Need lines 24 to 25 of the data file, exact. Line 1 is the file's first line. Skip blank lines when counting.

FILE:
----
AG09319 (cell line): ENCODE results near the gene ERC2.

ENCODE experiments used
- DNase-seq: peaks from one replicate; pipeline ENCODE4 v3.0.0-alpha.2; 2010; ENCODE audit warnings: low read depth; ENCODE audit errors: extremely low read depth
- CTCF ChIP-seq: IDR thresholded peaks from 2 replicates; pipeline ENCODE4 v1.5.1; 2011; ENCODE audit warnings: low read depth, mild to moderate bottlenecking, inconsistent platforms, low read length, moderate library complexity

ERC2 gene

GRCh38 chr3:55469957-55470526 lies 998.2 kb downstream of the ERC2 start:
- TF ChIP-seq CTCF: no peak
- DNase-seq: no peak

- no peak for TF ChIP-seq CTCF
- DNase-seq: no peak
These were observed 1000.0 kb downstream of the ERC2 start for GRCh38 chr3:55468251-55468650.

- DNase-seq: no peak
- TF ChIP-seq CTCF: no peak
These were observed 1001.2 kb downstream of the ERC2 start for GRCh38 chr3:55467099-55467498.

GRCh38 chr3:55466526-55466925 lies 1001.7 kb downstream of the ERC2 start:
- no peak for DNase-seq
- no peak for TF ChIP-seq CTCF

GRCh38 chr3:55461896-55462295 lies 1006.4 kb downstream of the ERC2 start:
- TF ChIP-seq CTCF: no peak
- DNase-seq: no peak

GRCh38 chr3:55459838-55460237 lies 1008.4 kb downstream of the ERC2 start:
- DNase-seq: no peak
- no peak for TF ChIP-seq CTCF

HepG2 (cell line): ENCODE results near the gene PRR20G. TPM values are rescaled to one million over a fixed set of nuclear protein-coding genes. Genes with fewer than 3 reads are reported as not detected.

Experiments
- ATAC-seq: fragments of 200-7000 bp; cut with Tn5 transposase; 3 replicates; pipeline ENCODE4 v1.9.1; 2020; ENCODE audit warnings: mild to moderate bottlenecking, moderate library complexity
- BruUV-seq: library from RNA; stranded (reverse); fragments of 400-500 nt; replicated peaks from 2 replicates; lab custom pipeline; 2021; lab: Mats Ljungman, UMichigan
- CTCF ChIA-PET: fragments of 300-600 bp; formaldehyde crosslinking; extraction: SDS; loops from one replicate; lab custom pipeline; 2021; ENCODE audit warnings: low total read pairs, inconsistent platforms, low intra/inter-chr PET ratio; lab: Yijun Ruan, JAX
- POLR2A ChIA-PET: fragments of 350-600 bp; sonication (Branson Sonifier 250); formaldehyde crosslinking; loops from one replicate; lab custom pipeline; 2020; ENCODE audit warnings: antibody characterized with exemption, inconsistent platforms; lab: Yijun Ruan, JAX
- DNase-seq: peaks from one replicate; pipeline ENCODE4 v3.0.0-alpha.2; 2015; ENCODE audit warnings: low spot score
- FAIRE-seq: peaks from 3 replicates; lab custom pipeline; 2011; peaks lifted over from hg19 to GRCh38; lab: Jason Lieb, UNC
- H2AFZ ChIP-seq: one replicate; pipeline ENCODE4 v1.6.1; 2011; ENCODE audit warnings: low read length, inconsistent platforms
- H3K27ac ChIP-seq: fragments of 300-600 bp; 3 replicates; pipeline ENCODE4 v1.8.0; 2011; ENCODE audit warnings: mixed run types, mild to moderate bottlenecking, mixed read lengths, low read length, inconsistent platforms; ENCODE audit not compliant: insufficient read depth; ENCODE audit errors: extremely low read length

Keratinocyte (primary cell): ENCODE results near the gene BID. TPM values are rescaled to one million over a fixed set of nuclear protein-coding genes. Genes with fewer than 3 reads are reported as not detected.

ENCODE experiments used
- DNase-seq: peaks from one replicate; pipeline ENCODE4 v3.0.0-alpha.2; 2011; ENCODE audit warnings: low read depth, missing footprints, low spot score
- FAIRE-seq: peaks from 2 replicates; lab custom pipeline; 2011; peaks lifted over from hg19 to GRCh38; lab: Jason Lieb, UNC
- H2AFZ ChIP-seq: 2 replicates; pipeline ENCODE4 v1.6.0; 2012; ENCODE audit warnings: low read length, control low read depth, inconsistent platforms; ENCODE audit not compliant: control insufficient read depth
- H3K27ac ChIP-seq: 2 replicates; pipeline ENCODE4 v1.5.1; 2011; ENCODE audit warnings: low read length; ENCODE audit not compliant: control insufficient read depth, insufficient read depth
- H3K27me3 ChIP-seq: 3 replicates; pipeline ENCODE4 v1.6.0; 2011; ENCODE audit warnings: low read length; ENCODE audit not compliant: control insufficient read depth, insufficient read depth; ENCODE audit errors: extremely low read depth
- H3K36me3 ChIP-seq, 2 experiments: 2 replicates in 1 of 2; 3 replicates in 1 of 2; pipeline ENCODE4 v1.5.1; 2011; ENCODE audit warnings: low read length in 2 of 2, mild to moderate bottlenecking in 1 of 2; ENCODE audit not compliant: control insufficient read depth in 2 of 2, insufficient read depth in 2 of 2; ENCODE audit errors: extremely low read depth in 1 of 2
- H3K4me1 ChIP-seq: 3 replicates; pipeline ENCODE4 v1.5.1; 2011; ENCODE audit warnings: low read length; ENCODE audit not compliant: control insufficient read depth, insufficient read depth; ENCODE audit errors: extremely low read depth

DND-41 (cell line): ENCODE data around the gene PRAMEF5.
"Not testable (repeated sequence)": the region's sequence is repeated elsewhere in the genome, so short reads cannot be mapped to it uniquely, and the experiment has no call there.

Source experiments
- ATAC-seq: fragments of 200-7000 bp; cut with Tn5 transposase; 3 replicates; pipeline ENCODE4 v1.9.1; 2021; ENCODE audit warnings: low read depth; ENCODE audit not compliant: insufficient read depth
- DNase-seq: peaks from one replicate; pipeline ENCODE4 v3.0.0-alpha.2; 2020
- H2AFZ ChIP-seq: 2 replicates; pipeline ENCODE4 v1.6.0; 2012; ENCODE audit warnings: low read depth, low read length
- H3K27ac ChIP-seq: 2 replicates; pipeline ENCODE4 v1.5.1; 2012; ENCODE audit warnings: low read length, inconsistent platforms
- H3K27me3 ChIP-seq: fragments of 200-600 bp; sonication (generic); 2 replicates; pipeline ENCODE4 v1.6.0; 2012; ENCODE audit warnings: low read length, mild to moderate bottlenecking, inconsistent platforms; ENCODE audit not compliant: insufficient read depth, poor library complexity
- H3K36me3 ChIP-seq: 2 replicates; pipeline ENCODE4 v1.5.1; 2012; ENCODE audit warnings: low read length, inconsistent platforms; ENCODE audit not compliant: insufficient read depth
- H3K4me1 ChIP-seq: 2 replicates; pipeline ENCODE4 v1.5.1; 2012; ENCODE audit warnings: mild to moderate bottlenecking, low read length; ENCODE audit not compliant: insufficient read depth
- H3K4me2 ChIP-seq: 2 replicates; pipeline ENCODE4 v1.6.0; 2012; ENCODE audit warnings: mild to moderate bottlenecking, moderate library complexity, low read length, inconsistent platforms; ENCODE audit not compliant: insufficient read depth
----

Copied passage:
HepG2 (cell line): ENCODE results near the gene PRR20G. TPM values are rescaled to one million over a fixed set of nuclear protein-coding genes. Genes with fewer than 3 reads are reported as not detected.

Experiments